Sotomayor opponents in weak field position so far
Obama's high-court pick is no 'stealth candidate.' She has made some 450 judicial decisions. What's more, she has not been shy about expressing her opinions publicly.
The nomination of federal appeals-court judge Sonia Sotomayor to a seat on the US Supreme Court sets the stage for a national debate over the appropriate role of a high-court justice and whether Judge Sotomayor is the best person for the job.Skip to next paragraph
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But the debate may ultimately be far less aggressive than many conservative stalwarts would like. Short of a revelation of personal scandal, Sotomayor is almost certain to be confirmed with a solid Democratic majority in the Senate. And an aggressive campaign against her by Republicans could harm the party, already reeling from a poor performance last November and a decline in support among Hispanics.
Senate Republicans responded cautiously on Tuesday to the Sotomayor announcement, calling for "fair" hearings rather than launching aggressive attacks.
"We will thoroughly examine her record to ensure she understands that the role of a jurist in our democracy is to apply the law evenhandedly, despite their own feelings or personal or political preferences," said Republican Senate leader Mitch McConnell of Kentucky.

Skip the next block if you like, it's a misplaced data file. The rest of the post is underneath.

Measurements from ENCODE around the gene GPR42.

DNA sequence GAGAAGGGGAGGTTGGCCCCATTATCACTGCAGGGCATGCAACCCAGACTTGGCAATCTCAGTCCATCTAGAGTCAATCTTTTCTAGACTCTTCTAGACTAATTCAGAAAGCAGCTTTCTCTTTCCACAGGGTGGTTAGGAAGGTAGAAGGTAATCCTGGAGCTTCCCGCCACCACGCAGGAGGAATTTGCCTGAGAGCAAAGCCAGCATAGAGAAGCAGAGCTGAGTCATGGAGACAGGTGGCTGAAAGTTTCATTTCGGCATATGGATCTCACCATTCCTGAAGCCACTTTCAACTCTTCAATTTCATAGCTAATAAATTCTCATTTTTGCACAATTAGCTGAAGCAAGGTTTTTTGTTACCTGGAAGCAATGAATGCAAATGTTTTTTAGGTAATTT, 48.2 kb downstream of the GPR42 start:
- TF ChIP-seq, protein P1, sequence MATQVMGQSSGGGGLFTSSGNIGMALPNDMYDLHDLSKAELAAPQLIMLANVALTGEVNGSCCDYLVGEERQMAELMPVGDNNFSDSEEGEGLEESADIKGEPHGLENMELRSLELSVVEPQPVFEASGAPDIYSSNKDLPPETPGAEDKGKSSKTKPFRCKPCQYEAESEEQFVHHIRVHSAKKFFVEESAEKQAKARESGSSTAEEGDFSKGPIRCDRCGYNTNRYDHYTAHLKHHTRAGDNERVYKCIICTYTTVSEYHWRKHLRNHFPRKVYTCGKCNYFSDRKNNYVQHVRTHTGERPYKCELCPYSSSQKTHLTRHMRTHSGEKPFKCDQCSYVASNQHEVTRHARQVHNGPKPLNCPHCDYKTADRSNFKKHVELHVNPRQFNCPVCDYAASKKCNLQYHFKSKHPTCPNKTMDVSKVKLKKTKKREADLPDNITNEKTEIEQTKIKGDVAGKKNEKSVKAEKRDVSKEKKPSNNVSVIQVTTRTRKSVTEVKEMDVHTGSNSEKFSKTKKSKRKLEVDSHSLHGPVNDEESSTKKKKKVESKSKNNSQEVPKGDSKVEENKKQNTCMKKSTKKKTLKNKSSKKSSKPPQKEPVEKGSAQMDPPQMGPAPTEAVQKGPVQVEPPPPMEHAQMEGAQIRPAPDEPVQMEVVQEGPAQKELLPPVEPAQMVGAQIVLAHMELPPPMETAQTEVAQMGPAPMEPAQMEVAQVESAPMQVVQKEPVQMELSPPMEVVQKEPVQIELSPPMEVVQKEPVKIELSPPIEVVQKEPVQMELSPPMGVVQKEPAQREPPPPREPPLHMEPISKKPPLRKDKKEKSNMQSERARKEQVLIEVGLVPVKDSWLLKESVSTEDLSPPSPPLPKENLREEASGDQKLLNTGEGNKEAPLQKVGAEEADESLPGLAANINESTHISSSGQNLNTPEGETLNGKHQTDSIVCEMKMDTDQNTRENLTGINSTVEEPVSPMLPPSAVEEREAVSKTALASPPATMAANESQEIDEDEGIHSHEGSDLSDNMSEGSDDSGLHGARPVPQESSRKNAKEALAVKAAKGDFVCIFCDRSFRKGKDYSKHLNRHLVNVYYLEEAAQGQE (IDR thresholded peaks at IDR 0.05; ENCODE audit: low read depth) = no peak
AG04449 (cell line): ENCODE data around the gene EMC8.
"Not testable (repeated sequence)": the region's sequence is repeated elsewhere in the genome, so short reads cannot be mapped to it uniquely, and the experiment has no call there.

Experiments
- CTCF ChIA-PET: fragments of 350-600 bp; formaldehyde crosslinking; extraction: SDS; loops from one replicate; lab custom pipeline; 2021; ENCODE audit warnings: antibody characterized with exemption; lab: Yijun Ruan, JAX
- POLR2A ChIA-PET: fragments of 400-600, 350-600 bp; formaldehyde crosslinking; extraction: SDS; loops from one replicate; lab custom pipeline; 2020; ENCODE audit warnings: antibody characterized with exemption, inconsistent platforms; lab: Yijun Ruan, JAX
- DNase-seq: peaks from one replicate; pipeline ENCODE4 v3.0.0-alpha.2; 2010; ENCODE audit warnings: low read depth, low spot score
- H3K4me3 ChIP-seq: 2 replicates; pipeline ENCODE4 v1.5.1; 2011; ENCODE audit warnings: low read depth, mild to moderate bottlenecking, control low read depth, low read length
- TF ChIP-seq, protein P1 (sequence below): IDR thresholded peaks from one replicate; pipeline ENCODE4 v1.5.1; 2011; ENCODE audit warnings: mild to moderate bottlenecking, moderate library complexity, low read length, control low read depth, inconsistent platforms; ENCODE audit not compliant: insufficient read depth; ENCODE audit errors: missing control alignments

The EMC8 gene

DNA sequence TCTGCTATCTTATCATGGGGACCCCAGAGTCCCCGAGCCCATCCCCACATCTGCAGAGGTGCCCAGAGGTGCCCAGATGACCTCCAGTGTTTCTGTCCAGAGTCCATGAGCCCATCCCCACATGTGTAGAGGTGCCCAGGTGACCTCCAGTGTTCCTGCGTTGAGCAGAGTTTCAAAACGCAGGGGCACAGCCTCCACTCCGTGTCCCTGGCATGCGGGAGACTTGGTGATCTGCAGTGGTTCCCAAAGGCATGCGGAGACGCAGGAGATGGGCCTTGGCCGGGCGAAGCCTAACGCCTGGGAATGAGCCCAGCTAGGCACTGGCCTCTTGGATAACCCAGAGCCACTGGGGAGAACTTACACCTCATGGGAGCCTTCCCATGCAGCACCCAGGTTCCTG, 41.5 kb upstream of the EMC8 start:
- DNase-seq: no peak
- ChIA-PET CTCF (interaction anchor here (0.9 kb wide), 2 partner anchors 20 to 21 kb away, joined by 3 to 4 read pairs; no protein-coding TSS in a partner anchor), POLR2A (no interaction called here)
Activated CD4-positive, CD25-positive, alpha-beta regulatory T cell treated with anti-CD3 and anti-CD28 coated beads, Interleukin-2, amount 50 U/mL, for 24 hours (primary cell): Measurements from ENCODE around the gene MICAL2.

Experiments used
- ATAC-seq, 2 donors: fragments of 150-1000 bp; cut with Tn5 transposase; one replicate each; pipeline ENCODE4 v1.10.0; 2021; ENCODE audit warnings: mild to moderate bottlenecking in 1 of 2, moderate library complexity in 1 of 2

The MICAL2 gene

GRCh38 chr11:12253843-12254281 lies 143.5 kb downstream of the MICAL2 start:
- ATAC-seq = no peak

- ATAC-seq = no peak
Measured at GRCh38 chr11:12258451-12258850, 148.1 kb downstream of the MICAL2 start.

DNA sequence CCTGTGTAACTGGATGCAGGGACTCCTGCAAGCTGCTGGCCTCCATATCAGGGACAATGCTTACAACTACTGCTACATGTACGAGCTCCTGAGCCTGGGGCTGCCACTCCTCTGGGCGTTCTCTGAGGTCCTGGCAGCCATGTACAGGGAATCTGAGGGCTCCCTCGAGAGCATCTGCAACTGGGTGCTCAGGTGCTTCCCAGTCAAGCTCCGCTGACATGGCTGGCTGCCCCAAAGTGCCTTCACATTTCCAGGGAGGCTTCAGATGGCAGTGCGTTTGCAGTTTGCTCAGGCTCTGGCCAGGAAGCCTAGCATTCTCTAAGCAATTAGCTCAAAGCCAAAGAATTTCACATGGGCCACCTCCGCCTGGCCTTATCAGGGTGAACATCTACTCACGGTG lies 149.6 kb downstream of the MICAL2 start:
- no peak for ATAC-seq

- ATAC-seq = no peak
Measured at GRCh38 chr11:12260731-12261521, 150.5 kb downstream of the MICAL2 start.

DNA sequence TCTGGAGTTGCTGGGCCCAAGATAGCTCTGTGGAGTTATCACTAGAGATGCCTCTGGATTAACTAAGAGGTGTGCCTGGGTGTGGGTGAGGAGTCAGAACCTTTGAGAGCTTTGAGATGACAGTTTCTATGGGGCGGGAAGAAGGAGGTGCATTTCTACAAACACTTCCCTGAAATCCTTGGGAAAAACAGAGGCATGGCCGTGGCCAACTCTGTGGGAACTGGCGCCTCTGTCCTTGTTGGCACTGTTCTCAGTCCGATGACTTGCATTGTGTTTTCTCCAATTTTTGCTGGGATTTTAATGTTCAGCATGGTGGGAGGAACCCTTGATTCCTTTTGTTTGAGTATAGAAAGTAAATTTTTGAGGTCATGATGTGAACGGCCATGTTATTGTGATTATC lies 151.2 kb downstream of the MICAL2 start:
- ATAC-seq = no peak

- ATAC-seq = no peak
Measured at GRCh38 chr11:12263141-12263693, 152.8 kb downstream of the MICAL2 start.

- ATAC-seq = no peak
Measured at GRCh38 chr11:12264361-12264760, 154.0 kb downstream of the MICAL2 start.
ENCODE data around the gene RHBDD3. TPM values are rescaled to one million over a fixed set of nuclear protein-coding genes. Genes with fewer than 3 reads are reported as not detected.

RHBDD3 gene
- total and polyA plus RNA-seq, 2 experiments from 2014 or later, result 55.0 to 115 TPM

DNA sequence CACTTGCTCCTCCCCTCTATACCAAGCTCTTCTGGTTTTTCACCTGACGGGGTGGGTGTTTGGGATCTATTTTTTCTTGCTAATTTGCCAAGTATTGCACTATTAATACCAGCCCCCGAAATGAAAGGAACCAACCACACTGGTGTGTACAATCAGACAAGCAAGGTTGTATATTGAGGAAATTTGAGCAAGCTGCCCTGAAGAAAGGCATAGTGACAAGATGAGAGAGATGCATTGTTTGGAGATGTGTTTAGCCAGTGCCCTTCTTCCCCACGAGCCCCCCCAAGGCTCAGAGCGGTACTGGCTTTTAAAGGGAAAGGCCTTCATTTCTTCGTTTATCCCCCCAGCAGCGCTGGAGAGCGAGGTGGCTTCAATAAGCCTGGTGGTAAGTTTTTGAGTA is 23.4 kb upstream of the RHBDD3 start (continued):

"The American people deserve a full and thoughtful debate about the proper role of a judge in the American legal system," added Sen. Jeff Sessions of Alabama, the senior Republican on the Judiciary Committee.
Republicans urged the Obama administration and Senate Democrats not to rush the nomination into hearings. They said they want time to undertake a complete investigation.
With more than 16 years on the federal bench as both a trial judge and appeals-court judge and some 450 judicial decisions, Sotomayor has no shortage of material for both sides to investigate for evidence of bias or brilliance.
The Sotomayor nomination represents the antithesis of the Republican Supreme Court strategy of nominating a "stealth candidate." Not only is Sotomayor's judicial record long and open, but she has not been shy about expressing her views in public forums where her remarks might be quoted, recorded, or videotaped.
These, too, are expected to provide opportunities in the Senate hearings to probe bias or brilliance.
One often-cited episode occurred during a 2005 panel discussion at Duke University Law School in Durham, N.C. "All of the legal defense funds out there, they're looking for people with court-of-appeals experience, because it is – court of appeals is where policy is made," Sotomayor said.
"I know this is on tape, and I should never say that, because we don't make law, I know. [The audience laughs.] OK, I know, I know. I'm not promoting it, I'm not advocating it, I'm, you know. Um. OK."
Critics say the comment suggests that Sotomayor may feel an entitlement to use her lifetime appointment and judicial power to work as a legal activist to shape the law and determine winners and losers in ways dictated by personal or political ideology.